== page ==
2. Due to the diode's forward voltage drop, the USB will only be able to deliver about 4.5 volts - maybe 4.7 volts if you find a good Schottky.

Approach 2: Use Different Diodes

Same principle here, but instead of tweaking the output of the LM2576-ADJ, we're going to use the standard LM2576, and give it "voltage priority" by using a diode with a lower forward voltage drop. The net effect is the same: The LM2576 will carry the load because its diode has a lower voltage drop than the one used for the USB supply:


simulate this circuit

The game in this circuit is diode selection. Both should be Schottky diodes; the one for the USB supply should have a slightly higher forward voltage drop. Ideally, the load and temperature curves for Vf will be similar. Again, the diodes here are not optimal, as that exercise is left for the reader.

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  • Where should i have to place 5v usb side diode ? I mean from usb socket or any other place? – Devyani Parmar Jun 3 '18 at 18:48

The PSU with the highest voltage will supply the Raspberry Pi with the power.

There is a risk with back power, if the voltage on PSU 1 is higher than PSU 2 there will be a current flowing from PSU 1 to PSU 2, this is the reason for the diodes, they will protect the PSU's from the back current.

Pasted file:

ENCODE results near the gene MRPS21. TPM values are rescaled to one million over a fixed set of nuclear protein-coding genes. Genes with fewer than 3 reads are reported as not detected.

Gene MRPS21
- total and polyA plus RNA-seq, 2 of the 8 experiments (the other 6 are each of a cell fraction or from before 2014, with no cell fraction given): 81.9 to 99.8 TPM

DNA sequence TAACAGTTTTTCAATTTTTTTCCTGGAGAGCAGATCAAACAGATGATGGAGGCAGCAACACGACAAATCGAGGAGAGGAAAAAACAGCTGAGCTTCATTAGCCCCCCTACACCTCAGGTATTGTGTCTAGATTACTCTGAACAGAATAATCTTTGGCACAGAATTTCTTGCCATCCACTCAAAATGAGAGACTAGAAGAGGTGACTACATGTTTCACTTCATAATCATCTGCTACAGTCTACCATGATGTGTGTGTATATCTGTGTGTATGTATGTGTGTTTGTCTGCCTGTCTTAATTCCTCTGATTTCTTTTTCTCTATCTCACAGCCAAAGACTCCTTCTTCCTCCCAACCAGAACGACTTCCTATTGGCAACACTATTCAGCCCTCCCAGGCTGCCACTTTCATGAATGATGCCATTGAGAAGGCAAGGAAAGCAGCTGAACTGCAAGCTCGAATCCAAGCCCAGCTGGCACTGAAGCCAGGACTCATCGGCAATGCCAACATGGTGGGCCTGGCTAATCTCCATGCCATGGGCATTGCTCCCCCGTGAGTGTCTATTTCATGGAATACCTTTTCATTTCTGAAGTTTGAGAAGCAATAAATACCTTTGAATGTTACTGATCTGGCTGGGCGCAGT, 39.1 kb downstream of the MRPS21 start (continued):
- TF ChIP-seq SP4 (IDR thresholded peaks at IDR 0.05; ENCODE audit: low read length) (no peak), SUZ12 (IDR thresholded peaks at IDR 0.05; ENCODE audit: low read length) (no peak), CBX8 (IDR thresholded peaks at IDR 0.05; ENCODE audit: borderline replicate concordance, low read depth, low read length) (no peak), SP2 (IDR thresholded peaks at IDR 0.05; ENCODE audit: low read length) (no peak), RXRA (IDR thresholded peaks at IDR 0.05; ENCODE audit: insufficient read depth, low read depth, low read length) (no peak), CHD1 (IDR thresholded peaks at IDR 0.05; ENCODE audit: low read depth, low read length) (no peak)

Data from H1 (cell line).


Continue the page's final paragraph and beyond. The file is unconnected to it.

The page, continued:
Please remember that the diodes have a voltage drop that will impact in a decreased voltage level on the output to the Raspberry Pi.


simulate this circuit – Schematic created using CircuitLab

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  • 1
    Please fix this typo: "there will be a current flowing from PSU 2 to PSU 2" – Seamus May 31 '18 at 19:37

The simple answer is No! This is a bad idea.

On the Pi3B+ there is no isolation (other than polyfuse) between 5V and USB power - earlier models had an ideal diode to isolate USB power if power was supplied to 5V pin.

You appear to want to supply power via USB power and 5V pin - this would effectively connect 2 regulated switch-mode supplies together and the effect on feedback circuits is unpredictable - at best case only 1 supply would be used; at worst the power would be unstable and may oscillate.

The other answers, which suggest diode isolation, do not seem to answer the question you asked, as they suggest external combination and using a single power input. They would also cause a 0.7V drop, which would result in voltage below the recommended minimum of 4.75V.

It is possible to provide backup power, but this requires more sophisticated solutions. Devices exist (e.g. battery backup HATs) to do this.

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  • OK, so maybe I'm confused. Why don't you explain what you think he "appears" to want? Can you provide a diagram to illustrate your interpretation? – Seamus Jun 1 '18 at 1:15
  • @Seamus " power up my Pi through GPIO pin 2 or 4 using a LM2576, and it should also work with USB power supply" – Milliways Jun 1 '18 at 3:00
  • That's ambiguous, but I never expected a straight answer. – Seamus Jun 1 '18 at 16:57